I am going full Cleves all the time 🙂 Ever since I read Anne of Cleves by Mary Saaler I have wanted to make all the outfits described as hers. I haven’t hit a jackpot in terms of a list of her wardrobe before she left for England but Hall cronicles her appearance enough. And I have gone and read a digitised reprint and it seems to ring true. But before all that I am trying to make a hat seen in my favourite protrait of her.
This was sold in London in 1930 and disappeared until The Rosenbach recently revealed that they had this portrait, https://rosenbach.org/blog/long-lost-triplets/ (Please note I have tried to adjust the perspective). This shows a gold coloured baret over a gold covered stickelsche with pearlwork (the colours can be identified in the Rosenback photos while the details can be seen in the copy from Saaler.
The St Johns University portrait. On the left from Saaler, on the right a photo directly of the portrait as per the Art Fund website. https://artuk.org/discover/artworks/anne-of-cleves-223303
The St John’s Portrait is the one that is was X-rayed and discovered that her nose was originally painted longer. Of course historians have take that to mean he nose was made smaller to flatter. I believe it to simply have been a mistake. The Rosenbach portrait is clearly the most sensitively and deftly painted of all these portraits.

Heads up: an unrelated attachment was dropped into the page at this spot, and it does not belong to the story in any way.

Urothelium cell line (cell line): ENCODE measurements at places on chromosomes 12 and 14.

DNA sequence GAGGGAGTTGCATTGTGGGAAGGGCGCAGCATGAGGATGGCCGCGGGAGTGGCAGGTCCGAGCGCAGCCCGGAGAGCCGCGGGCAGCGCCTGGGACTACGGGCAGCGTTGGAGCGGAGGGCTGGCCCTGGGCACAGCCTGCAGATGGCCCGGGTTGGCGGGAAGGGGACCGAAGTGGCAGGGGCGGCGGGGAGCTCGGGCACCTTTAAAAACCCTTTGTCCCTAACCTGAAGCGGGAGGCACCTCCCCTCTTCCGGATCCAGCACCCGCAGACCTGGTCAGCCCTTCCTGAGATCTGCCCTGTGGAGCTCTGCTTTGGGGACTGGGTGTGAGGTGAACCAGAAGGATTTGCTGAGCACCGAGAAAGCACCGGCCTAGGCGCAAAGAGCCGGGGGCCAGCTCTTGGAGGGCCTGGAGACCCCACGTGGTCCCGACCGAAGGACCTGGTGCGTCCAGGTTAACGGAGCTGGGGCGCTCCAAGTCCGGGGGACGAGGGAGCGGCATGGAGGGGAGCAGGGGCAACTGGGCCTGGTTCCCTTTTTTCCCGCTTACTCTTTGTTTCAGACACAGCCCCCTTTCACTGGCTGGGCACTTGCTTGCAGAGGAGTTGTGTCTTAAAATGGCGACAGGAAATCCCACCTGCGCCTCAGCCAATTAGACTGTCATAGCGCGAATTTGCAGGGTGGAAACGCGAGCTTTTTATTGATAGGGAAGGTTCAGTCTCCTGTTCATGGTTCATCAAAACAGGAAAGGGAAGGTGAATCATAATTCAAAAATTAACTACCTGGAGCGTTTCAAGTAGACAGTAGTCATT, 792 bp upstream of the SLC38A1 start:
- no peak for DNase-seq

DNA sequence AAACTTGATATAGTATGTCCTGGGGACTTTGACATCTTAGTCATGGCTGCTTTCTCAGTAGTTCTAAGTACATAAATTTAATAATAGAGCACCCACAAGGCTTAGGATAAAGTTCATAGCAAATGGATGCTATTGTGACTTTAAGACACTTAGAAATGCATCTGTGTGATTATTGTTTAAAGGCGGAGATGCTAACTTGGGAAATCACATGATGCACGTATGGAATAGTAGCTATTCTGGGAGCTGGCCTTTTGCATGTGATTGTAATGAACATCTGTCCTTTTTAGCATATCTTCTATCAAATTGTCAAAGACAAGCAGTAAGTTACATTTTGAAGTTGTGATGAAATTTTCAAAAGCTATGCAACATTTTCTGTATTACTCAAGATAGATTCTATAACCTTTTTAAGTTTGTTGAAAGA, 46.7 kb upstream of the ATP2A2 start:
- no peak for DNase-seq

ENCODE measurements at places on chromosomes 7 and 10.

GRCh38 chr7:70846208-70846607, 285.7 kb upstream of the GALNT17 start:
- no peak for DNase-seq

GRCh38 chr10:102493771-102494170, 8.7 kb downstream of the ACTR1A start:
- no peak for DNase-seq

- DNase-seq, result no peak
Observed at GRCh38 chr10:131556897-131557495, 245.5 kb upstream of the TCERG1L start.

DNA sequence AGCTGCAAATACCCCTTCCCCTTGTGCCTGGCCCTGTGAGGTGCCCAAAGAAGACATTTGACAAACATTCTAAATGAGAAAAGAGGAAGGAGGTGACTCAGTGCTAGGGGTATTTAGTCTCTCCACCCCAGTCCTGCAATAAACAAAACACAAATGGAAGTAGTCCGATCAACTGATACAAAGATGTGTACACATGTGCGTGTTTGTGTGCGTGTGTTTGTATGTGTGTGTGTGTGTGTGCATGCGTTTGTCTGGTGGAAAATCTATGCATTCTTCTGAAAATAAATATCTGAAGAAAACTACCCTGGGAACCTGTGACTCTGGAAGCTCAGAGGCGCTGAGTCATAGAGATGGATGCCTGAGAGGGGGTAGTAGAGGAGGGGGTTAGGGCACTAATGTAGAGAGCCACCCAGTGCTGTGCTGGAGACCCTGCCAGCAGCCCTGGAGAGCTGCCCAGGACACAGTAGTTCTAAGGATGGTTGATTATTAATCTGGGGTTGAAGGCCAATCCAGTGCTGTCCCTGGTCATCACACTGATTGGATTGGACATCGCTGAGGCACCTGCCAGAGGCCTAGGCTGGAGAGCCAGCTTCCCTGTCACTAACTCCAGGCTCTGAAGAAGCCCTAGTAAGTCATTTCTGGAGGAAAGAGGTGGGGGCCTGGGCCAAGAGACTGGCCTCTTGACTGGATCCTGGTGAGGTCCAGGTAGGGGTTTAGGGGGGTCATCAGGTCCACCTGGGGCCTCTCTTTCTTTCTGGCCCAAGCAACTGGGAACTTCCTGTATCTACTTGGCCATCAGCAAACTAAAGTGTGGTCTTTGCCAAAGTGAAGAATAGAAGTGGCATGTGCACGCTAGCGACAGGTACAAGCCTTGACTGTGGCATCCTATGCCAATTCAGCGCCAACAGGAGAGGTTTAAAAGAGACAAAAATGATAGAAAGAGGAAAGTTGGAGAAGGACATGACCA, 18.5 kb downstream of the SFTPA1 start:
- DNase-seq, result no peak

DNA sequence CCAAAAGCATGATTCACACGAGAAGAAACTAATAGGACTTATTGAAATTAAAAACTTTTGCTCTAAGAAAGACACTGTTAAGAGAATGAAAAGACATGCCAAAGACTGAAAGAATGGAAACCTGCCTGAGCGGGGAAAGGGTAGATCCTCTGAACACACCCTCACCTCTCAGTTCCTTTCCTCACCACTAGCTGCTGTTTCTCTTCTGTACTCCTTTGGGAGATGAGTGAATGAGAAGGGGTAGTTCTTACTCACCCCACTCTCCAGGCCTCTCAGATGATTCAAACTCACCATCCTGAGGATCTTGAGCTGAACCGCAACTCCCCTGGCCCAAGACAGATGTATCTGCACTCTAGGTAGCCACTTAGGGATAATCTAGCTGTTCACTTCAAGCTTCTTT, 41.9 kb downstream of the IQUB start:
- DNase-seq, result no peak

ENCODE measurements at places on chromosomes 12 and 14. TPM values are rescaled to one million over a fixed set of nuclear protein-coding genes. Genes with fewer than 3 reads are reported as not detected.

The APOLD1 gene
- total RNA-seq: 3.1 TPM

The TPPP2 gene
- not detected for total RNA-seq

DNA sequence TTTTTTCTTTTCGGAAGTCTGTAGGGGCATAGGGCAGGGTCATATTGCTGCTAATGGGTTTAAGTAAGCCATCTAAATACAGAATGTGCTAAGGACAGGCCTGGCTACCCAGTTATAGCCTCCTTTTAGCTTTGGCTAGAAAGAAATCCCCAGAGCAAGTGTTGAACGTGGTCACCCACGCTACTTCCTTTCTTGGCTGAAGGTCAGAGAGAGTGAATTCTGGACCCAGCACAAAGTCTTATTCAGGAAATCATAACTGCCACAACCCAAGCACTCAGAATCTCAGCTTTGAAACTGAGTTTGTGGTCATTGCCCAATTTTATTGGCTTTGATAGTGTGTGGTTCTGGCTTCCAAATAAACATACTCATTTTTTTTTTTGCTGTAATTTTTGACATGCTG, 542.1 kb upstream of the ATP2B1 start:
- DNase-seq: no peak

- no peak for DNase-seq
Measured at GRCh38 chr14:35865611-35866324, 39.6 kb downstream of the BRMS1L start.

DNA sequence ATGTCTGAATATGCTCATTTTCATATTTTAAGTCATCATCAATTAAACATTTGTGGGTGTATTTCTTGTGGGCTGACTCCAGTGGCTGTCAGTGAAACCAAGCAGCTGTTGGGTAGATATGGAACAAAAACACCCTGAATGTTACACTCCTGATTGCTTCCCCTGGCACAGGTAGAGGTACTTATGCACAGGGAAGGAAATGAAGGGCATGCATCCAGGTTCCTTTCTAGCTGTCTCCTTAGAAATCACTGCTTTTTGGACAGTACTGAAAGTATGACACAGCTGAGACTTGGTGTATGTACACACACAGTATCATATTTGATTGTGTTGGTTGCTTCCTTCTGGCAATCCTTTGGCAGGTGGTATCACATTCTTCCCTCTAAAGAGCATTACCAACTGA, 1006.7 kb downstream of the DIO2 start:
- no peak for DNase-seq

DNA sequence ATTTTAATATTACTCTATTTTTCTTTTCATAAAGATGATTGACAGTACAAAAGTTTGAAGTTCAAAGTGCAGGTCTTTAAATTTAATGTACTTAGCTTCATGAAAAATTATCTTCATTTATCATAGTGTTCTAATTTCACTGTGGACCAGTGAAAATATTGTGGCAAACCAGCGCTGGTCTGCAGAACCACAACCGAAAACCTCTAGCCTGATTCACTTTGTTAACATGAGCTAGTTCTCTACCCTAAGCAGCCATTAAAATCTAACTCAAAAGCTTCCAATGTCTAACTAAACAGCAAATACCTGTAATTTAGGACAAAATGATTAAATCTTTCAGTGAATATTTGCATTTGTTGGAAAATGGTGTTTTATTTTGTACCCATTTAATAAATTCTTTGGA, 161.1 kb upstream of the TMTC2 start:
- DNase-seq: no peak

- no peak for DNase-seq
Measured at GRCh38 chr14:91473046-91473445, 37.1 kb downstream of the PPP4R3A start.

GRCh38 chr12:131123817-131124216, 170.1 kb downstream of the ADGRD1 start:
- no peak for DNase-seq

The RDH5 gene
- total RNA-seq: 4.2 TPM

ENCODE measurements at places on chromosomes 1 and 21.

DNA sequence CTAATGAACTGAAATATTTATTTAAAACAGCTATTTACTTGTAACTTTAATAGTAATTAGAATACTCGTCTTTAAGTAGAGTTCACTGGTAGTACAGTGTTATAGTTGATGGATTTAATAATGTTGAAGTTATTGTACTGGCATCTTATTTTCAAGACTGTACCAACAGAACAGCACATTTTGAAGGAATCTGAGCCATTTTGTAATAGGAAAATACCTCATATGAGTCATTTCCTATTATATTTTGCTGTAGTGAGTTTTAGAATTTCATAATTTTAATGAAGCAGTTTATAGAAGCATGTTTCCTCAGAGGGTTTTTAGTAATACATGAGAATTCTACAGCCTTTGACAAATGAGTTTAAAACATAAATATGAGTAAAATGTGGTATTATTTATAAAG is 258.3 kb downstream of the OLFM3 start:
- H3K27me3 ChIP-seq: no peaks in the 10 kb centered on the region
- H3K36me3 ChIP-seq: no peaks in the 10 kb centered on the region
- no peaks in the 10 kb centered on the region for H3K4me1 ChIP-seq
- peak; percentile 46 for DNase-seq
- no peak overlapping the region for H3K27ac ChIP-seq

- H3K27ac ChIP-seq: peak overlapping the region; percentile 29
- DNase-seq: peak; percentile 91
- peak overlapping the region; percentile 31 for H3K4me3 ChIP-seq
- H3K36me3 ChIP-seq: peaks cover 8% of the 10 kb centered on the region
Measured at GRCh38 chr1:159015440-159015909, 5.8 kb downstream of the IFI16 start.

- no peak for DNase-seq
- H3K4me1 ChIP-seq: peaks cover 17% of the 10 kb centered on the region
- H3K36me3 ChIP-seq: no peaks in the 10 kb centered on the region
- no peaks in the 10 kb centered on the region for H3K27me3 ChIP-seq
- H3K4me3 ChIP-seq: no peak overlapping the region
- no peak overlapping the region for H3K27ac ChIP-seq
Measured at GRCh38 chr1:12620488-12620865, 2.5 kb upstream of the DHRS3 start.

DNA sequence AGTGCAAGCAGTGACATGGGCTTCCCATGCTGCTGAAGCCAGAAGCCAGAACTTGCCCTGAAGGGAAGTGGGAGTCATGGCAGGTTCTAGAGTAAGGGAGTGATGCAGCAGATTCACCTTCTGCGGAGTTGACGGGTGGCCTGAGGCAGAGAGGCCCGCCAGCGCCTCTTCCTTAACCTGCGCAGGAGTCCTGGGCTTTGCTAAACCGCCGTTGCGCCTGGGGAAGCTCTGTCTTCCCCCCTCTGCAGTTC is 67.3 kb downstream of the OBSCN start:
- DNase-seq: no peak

There are a few files of the St John’s portrait that are of different contrast levels. However I do believe this to be a different copy. It is clearly different based on the fall of the shadows of the fruit and the gloves. The tacks around the edges of the painting are not in the same position as the St John’s painting either.
Most files are now over at: http://www.kleio.org/ except this portrait. So I do not know the provenance.
This is from a photograph at the Witt Library and is part of an article in Burlington Magazine, “A Portrait of Anne of Cleves” March 1992, issue 134 pages 172-175. This is the only copy that keeps the three rows of brocade of the skirt- the majority of skirts of this region overlap so the three rows make sense in this light.
And this is a copy at Hever Castle itself. https://www.hevercastle.co.uk/news/6th-january-1540-henry-viii-married-anne-cleves/
So that is five copies of this portrait from close to her time in England- though in absolutely classic dress from her home. The mix of Dutch and Saxon styles is particularly clear.